Sam Bowman is Deputy Director of the Adam Smith Institute.

Benjamin Franklin said that only two things in life are inevitable: death and taxes. Death is more permanent, but it comes just once in our lives. Taxes are ever-present.

What’s worse, most of us only have a vague idea about how much tax we’re actually paying. 20 per cent? Well, that’s income tax, but we pay National Insurance on our income, too, which adds another 12 per cent. What’s left is taxed when we spend it.

Another 20 per cent goes to VAT on most items, though some essentials like food and energy are exempted or taxed at a lower rate. On naughty things like cigarettes and alcohol we pay another 61 per cent and 16 per cent in excise duties on top of the VAT, which put together mean that 77 per cent of the price of cigarettes and 33 per cent of the price of a pint is tax. Other taxes like Air Passenger Duty, Corporation Tax and council tax add to those.

That’s why Tax Freedom Day, which falls today, is something to celebrate. For the first time this year, the money Britons earn will go into their pockets, not the taxman’s. That means we’ve spent 150 days working to pay off our taxes in 2015 – one day more than last year.

Tax Freedom Day is calculated quite simply. We compare the total tax take, from HM Revenue and Customs, and express that as a percentage of Net National Income, a measure of the total income of the country’s households and businesses. We then apply that percentage to the calendar to see how many days it represents.

This is a simplification. Everybody pays a different proportion of their income on tax: some people spend a large part of their budget on zero-rated food, some people spend a lot on fuel for the drive to and from work. High earners tend to pay more tax as a proportion of their income than low earners, although the ones rich enough to afford an expensive accountant probably dodge enough to pay a small proportion. So everyone’s personal Tax Freedom Day will fall on a different day. Today is a day for the country as a whole.

We count all taxes raised, not just ones paid directly by workers like income tax. So things like Corporation Tax and Stamp Duty are counted too. If that seems unusual, remember that all taxes are eventually paid by households – corporations are legal constructs, and taxes paid by them represent a roundabout way of taxing their owners and their employees.

We use Net National Income instead of GDP as our measure of the economy’s productivity over the year to take into account depreciation and foreign investment earnings. That’s standard around the world, and it’s designed to more closely approximate net wealth creation.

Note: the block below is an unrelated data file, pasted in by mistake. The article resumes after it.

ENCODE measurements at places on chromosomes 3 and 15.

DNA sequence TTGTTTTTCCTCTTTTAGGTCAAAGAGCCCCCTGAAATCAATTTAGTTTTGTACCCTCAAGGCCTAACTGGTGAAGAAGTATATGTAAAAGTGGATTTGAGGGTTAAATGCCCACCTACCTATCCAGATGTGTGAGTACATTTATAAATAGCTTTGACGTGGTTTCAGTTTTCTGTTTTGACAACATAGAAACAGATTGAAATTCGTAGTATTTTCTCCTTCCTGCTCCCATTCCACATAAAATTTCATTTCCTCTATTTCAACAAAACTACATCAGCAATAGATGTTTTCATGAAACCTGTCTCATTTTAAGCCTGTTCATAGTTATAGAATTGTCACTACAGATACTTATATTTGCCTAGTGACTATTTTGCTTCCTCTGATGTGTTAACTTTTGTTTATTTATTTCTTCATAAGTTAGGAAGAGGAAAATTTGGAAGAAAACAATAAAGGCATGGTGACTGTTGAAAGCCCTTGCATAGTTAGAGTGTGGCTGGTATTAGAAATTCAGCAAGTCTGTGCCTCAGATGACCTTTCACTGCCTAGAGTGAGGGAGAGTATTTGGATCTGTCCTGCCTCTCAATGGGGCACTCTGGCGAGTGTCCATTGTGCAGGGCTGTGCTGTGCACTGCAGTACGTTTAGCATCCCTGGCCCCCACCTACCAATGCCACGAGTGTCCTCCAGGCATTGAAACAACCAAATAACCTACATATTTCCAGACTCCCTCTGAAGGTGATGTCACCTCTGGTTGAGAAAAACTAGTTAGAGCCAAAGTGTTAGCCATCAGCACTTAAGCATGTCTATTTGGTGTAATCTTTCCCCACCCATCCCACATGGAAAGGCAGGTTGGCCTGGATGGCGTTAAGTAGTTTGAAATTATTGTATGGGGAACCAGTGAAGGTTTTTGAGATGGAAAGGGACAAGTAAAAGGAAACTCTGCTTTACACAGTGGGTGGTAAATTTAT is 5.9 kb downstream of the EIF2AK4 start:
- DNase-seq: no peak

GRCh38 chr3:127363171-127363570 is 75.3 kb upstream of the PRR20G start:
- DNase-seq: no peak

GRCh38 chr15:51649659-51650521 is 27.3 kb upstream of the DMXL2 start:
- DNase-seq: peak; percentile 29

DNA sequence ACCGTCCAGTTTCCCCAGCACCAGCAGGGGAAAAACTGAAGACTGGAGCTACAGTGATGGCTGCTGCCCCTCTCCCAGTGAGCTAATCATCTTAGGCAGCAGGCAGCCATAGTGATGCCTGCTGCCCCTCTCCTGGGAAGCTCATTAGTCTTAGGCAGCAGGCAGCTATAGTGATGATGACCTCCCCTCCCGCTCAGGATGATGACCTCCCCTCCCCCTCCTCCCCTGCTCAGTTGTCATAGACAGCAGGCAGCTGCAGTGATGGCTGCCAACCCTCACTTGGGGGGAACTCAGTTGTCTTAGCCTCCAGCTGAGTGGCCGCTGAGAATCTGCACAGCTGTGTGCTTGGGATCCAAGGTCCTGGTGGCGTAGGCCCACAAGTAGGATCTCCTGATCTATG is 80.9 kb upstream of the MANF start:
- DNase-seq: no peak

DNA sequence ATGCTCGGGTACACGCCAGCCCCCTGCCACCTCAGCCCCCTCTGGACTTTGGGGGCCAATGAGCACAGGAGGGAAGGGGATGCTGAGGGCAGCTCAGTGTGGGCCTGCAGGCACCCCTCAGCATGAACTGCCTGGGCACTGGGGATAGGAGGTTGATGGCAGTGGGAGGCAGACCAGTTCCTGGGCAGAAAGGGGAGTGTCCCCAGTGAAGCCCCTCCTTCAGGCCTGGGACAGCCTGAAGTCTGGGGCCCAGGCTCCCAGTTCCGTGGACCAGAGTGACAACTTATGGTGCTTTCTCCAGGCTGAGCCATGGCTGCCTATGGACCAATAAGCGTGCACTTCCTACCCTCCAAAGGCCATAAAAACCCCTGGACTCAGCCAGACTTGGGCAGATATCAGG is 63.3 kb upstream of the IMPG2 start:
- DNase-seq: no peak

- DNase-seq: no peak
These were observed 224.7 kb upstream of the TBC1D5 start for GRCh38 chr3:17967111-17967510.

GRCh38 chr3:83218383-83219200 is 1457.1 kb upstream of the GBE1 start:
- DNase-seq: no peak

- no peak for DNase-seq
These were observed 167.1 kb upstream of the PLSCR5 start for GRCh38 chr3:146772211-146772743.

Finally, our figures are based on the most up-to-date estimates given by the Treasury and Office for Budget Responsibility. Three sets of estimates are released for every year: advance projections, early estimates and final calculations. We revise past Tax Freedom Day dates in accordance with the latest figures available, so occasionally the date can change retroactively. This can be confusing for journalists, but it means that we have the most accurate Tax Freedom Day dates possible.

Historically, Tax Freedom Day has bounced between being the 23rd of May and the 4th of June since 1997. It crept forward slowly under the Coalition, driven by small increases to the overall tax take aimed at reducing the deficit.

One of the big problems with Tax Freedom Day is that it doesn’t factor in the cost of borrowing. Since all debt borrowed now will eventually have to be paid off with higher taxes, we also calculate Cost of Government Day, which shows government spending as a proportion of the days of the year. This year, that won’t fall for another four weeks – the 29th of June.

Is Tax Freedom Day too late in the year? We at the Adam Smith Institute think so. Tax cuts, particularly for the working poor, are essential under this Parliament. I would prefer to see the National Insurance threshold raised than the Income Tax threshold, because National Insurance contributions now kick in on much lower earnings than Income Tax. Cutting taxes on capital – corporation tax, capital gains tax – would increase investment and drive economic growth.

You do not need to be a tax-cutting free marketeer to like Tax Freedom Day. Its main purpose is to show people how much is paid in taxes in the UK already. Not everyone is an instinctive tax-cutter, but if more people knew how high taxes are, that might change. If you raise a glass to Tax Freedom this evening, remember how much of it is tax – and let’s hope next year’s Day falls a little bit earlier.